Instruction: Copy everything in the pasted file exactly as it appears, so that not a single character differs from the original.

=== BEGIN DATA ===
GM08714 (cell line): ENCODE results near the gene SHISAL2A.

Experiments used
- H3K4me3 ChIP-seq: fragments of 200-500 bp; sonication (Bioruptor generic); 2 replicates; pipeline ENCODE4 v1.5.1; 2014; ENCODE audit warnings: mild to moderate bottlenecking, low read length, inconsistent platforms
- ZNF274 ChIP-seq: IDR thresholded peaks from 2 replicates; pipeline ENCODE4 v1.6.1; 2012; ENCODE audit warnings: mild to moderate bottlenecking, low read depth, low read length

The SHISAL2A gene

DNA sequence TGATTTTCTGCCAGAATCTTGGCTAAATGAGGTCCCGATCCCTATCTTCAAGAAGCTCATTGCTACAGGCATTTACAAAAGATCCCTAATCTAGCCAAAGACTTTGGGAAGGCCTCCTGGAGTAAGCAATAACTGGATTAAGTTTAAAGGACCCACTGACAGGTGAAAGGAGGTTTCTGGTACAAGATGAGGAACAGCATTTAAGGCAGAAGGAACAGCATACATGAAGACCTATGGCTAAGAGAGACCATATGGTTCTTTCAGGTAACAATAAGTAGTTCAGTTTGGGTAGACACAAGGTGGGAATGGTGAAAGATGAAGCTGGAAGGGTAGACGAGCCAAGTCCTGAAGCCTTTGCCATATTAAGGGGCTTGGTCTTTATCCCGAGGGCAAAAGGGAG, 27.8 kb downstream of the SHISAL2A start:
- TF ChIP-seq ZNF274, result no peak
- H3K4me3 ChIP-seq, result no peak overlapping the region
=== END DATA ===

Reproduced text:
GM08714 (cell line): ENCODE results near the gene SHISAL2A.

Experiments used
- H3K4me3 ChIP-seq: fragments of 200-500 bp; sonication (Bioruptor generic); 2 replicates; pipeline ENCODE4 v1.5.1; 2014; ENCODE audit warnings: mild to moderate bottlenecking, low read length, inconsistent platforms
- ZNF274 ChIP-seq: IDR thresholded peaks from 2 replicates; pipeline ENCODE4 v1.6.1; 2012; ENCODE audit warnings: mild to moderate bottlenecking, low read depth, low read length

The SHISAL2A gene

DNA sequence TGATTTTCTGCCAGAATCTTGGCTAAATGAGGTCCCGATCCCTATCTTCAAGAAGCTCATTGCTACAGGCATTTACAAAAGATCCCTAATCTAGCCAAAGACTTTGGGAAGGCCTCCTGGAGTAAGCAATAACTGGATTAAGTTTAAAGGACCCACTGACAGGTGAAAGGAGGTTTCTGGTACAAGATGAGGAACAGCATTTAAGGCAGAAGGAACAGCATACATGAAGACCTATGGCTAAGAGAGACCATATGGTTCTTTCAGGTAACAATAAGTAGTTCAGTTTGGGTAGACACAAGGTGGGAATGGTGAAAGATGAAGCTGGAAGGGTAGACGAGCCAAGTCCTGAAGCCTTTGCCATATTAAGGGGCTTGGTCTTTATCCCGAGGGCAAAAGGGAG, 27.8 kb downstream of the SHISAL2A start:
- TF ChIP-seq ZNF274, result no peak
- H3K4me3 ChIP-seq, result no peak overlapping the region